Following my post yesterday re laser power, I thought I’d explain further using the medium of video…
The above shows a Q-switched Nd:YAG laser outputting pulses of energy 0.3 Joules in 10 nanoseoncd pulsewidths. These equate to a peak power of 30 million Watts in each pulse (30 MW).
However, the ‘peak’ power relates to the individual pulsewidths for each pulse. The ‘average’ power relates to the total time over which these pulses are delivered. So, if we fire these pulses at 10 Hz (10 shots every second), then the total energy delivered in one second is 10 times 0.3 Joules. The average power is simply the total energy divided by the total time – 3 Joules / 1 second, which is only 3 Watts.
We can see a big difference between firing these pulses at photo paper and at the tangerine skin. That’s simply becasue the photo paper absorbs much more of the laser energy than the tangerine does.
This example shows the massive difference between average and peak powers – they are NOT equivalent.
In the video above, we can see that the laser pulses have very little effect on the tangerine skin, even though the peak power in each pulse is huge.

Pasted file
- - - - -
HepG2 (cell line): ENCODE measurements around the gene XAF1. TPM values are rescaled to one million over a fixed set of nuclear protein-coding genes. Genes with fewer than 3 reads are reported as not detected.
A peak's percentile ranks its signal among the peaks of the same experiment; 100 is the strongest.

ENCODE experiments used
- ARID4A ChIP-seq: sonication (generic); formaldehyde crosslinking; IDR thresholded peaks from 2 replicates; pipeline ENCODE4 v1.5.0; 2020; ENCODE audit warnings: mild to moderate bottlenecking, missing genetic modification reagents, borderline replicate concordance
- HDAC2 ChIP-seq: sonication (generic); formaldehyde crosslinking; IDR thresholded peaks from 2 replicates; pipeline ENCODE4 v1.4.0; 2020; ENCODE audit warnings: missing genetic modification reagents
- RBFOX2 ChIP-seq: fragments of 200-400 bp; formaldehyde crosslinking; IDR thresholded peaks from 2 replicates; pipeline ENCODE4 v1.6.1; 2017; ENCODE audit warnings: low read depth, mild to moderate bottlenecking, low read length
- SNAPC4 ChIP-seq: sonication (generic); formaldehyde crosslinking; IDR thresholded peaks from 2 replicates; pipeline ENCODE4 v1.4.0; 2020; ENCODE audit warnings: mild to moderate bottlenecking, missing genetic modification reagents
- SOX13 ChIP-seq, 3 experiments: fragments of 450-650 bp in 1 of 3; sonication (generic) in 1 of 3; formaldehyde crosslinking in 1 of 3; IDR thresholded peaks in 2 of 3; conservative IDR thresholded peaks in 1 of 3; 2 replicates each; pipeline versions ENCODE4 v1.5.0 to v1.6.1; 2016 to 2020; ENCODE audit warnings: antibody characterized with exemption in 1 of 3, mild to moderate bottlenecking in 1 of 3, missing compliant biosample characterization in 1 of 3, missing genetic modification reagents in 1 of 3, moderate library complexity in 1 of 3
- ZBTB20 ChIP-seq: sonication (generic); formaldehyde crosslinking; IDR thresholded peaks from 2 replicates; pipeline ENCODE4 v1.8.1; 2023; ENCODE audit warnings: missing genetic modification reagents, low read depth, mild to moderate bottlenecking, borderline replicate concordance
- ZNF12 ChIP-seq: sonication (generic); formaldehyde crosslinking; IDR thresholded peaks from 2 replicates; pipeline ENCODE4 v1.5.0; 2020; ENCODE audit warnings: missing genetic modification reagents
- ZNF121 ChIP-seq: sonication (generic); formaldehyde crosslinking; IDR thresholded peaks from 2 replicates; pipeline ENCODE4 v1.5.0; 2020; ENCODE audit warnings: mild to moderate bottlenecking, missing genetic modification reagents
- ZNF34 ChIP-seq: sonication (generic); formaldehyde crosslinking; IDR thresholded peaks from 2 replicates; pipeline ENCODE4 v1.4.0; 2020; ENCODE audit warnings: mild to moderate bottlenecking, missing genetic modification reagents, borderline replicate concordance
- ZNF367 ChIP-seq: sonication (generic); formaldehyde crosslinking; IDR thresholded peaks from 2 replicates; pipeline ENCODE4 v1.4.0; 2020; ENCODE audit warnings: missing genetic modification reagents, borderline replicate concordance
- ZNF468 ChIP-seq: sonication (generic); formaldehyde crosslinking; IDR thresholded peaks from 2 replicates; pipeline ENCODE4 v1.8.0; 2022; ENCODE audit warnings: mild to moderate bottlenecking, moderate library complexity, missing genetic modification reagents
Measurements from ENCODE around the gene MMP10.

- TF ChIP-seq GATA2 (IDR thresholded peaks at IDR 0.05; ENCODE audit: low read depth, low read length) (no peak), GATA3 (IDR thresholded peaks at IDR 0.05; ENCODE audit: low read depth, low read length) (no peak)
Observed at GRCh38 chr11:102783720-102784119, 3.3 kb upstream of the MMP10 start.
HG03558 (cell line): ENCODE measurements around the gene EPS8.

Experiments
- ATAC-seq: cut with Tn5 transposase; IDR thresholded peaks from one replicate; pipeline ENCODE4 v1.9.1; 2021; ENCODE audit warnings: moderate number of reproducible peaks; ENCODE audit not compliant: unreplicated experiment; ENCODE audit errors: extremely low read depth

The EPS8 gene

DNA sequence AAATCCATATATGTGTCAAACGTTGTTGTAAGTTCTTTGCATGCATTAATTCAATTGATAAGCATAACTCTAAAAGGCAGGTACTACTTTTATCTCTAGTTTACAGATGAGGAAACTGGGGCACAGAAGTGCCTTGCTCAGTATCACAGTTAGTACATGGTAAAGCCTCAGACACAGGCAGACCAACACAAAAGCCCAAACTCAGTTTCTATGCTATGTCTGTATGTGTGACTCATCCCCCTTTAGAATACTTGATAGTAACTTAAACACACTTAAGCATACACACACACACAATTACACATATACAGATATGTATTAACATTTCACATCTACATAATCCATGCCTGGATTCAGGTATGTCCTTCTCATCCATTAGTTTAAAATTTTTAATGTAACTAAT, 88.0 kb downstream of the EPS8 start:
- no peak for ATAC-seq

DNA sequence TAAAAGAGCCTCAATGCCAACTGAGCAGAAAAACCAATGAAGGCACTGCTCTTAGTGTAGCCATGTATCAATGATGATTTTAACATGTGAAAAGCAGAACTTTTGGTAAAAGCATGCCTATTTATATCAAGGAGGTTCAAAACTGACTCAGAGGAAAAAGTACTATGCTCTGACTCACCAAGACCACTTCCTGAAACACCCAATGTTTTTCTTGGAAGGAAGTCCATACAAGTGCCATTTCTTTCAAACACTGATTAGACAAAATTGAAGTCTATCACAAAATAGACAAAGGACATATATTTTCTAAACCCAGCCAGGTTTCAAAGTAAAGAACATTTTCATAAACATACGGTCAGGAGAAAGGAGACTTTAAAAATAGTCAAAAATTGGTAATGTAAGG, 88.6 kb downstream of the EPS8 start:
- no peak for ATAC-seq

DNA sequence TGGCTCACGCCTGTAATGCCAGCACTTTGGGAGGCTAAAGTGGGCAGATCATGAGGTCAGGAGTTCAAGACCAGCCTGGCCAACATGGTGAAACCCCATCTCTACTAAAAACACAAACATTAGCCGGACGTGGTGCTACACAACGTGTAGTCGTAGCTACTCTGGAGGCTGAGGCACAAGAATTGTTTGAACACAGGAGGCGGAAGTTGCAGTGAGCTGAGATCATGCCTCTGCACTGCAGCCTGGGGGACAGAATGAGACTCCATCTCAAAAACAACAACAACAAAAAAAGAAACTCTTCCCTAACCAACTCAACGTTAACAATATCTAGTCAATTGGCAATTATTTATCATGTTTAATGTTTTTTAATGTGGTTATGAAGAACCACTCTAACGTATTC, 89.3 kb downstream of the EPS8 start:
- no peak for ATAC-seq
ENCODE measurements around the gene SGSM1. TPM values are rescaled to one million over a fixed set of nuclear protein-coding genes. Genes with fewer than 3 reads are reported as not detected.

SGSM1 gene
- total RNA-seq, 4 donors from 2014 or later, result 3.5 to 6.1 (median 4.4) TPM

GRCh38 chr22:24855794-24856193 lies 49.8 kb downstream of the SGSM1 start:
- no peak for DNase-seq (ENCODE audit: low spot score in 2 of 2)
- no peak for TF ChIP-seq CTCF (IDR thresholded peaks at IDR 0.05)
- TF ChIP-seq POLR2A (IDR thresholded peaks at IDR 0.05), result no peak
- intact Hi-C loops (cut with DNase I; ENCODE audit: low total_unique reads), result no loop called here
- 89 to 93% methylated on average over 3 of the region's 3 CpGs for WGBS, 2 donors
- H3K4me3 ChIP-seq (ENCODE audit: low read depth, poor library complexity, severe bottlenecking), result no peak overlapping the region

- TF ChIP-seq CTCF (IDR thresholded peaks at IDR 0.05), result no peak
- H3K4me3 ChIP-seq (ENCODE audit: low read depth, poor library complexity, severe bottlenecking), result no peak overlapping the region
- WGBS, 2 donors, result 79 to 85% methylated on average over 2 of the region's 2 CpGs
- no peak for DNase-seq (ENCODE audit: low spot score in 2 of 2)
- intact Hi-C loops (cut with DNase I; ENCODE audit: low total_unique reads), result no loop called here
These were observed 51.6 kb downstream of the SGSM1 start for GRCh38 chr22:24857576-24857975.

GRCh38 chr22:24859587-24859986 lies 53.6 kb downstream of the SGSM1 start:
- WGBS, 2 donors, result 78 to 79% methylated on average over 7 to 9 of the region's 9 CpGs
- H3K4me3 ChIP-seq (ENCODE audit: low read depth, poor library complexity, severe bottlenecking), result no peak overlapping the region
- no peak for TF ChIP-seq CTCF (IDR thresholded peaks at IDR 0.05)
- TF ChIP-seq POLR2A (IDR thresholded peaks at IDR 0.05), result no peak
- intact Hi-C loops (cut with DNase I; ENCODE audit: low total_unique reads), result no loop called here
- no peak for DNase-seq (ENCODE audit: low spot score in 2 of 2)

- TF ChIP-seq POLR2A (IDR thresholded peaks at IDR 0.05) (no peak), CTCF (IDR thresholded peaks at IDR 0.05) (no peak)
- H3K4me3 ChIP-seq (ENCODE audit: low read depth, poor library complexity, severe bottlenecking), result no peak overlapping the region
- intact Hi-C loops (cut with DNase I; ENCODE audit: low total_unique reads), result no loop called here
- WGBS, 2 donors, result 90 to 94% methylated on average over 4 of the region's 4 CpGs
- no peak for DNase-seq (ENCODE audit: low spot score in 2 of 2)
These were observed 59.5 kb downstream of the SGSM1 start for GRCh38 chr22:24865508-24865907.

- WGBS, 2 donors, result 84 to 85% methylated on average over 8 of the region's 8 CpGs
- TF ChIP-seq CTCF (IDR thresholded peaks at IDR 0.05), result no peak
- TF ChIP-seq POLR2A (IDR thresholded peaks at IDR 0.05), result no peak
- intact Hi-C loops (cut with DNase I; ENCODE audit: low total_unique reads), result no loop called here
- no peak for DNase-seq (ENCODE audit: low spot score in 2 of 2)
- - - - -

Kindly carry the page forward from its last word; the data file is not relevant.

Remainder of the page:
Now let’s look at a carbon dioxide laser. In this video I set the laser to a 10 Watt output. We can see it has a much more impressive effect on the tangerine skin – it vapourises is very easily.
In this situation, the CO2 laser is outputting 10 Watts “continuously” – these are not pulses. So this laser is delviering 10 Joules of energy in every second, continuously.
We can clearly see from the above videos that there is a massive difference between average and peak powers – they are two completely different things. They should not be confused. As I mentioned in yesterday’s post, it is important to understand this difference when considering the purchase of a laser.
Do not be duped into thinking that a stated (or claimed) power is the ‘average’, when it is clearly the ‘peak’ power. And this may, or may not, have much effect in skin treatments…
Hope this all helps a bit,